“We saw wildebeest and a mother lion taking down a zebra to feed her two young cubs”: Not the sort of thing you’d expect to read in a review of a marathon, but the Kenya Wildlife Marathon is unlike any other in the world.
Two things spring to mind when thinking about Kenya; the wonder of the natural world and a penchant for long distance running; and this event combines the two.
Taking runners through hundreds of acres of African grasslands, this race provides finishers with not only the personal satisfaction of having run a marathon but images that will stay fresh in the mind for a lifetime. The course winds through the privately owned Lukenya Sanctuary in the popular and upcoming development of Lukenya Hills. The bustling capital of Nairobi is situated just under an hour away to the north-west.
A course and a setting to savour
Winding over flat grasslands, climbing rocky hills and following the flow of the Ari River, the 42km, or 26 mile, run is slightly less orthodox compared to western events. The course alternates between narrow tracks and murrum dirt roads that glow red in the African sun. One particularly testing stretch is singled out on the event’s website.
“The toughest section is from 12km-15km, which is largely climbing. For most competitors would feel like completing a full marathon on a road;” a reminder that this race is not only spectacular, but a real test of one’s physical and mental strength. This is particularly demonstrated when you consider that the fastest time in the 2016 running was 5:02:50. That is more than double the duration it generally takes the pros to run a road marathon.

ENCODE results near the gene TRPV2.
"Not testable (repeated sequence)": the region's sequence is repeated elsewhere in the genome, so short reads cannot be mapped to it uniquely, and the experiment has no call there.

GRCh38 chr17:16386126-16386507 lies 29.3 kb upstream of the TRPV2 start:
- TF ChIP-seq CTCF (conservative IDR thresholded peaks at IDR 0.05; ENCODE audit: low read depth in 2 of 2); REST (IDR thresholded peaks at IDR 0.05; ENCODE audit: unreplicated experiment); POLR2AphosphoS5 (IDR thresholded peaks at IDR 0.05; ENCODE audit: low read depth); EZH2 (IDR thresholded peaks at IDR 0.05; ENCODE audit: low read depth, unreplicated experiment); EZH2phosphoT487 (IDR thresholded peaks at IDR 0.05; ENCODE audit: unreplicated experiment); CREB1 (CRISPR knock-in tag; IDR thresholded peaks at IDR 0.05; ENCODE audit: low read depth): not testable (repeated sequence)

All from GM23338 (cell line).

Although it takes a lot of determination, running an African marathon provides the perfect backdrop and added motivation to succeed.
While the landscape is an incredible sight, it’s the animals that call this area home that make the race. Lions, zebra, giraffe, wildebeest, and kudu are commonplace on the plains that competitors test their endurance upon. If you’re lucky you might even spot all of them.
In contrast to the hugely popular city marathons like New York and Berlin, in the Kenyan equivalent, humans are in the minority when it comes to those frequenting the course!
It’s all for a good cause
Furthermore, there is another string to the bow of the Kenya Wildlife Marathon. Not only can finishers take pride in the fact that they have run a marathon, a massive achievement in itself, but they have also done their bit to preserve what makes this particular race so special.
A large part of the entrance costs(places are sold on a package deal) is spent with the Mara Cheetah Project. The project states that there are now less than 10,000 cheetahs left in the world and are vulnerable to extinction. With this in mind they have teamed up with the Kenya Wildlife Trust to collate funds to help the preservation of the world’s fastest mammal.
For those looking for a unique marathon running experience, the Kenya Wildlife Marathon certainly ticks a lot of boxes.
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